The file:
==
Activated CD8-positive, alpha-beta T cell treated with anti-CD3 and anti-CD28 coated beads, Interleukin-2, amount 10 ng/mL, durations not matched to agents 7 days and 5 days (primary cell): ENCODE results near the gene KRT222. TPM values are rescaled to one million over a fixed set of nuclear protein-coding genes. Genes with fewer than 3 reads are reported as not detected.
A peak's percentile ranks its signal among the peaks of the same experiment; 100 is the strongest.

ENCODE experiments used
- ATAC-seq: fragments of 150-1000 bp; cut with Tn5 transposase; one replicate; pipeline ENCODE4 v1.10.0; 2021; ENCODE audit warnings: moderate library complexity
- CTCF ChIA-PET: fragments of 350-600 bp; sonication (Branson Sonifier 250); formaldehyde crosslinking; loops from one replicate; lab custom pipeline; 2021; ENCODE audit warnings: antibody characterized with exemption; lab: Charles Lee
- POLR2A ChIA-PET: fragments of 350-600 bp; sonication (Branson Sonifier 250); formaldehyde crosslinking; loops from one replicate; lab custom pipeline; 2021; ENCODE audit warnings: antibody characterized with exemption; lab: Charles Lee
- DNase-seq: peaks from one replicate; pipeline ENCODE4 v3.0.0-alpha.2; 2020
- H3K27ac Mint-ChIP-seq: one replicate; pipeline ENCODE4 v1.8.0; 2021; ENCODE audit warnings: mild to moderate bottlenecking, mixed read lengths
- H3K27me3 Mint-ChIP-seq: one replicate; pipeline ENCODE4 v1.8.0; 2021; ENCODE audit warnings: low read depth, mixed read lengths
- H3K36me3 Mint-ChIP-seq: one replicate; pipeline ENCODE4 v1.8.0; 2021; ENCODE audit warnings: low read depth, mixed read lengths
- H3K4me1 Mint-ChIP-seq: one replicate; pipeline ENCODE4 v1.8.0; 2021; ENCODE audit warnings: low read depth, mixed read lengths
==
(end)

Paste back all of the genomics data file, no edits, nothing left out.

Activated CD8-positive, alpha-beta T cell treated with anti-CD3 and anti-CD28 coated beads, Interleukin-2, amount 10 ng/mL, durations not matched to agents 7 days and 5 days (primary cell): ENCODE results near the gene KRT222. TPM values are rescaled to one million over a fixed set of nuclear protein-coding genes. Genes with fewer than 3 reads are reported as not detected.
A peak's percentile ranks its signal among the peaks of the same experiment; 100 is the strongest.

ENCODE experiments used
- ATAC-seq: fragments of 150-1000 bp; cut with Tn5 transposase; one replicate; pipeline ENCODE4 v1.10.0; 2021; ENCODE audit warnings: moderate library complexity
- CTCF ChIA-PET: fragments of 350-600 bp; sonication (Branson Sonifier 250); formaldehyde crosslinking; loops from one replicate; lab custom pipeline; 2021; ENCODE audit warnings: antibody characterized with exemption; lab: Charles Lee
- POLR2A ChIA-PET: fragments of 350-600 bp; sonication (Branson Sonifier 250); formaldehyde crosslinking; loops from one replicate; lab custom pipeline; 2021; ENCODE audit warnings: antibody characterized with exemption; lab: Charles Lee
- DNase-seq: peaks from one replicate; pipeline ENCODE4 v3.0.0-alpha.2; 2020
- H3K27ac Mint-ChIP-seq: one replicate; pipeline ENCODE4 v1.8.0; 2021; ENCODE audit warnings: mild to moderate bottlenecking, mixed read lengths
- H3K27me3 Mint-ChIP-seq: one replicate; pipeline ENCODE4 v1.8.0; 2021; ENCODE audit warnings: low read depth, mixed read lengths
- H3K36me3 Mint-ChIP-seq: one replicate; pipeline ENCODE4 v1.8.0; 2021; ENCODE audit warnings: low read depth, mixed read lengths
- H3K4me1 Mint-ChIP-seq: one replicate; pipeline ENCODE4 v1.8.0; 2021; ENCODE audit warnings: low read depth, mixed read lengths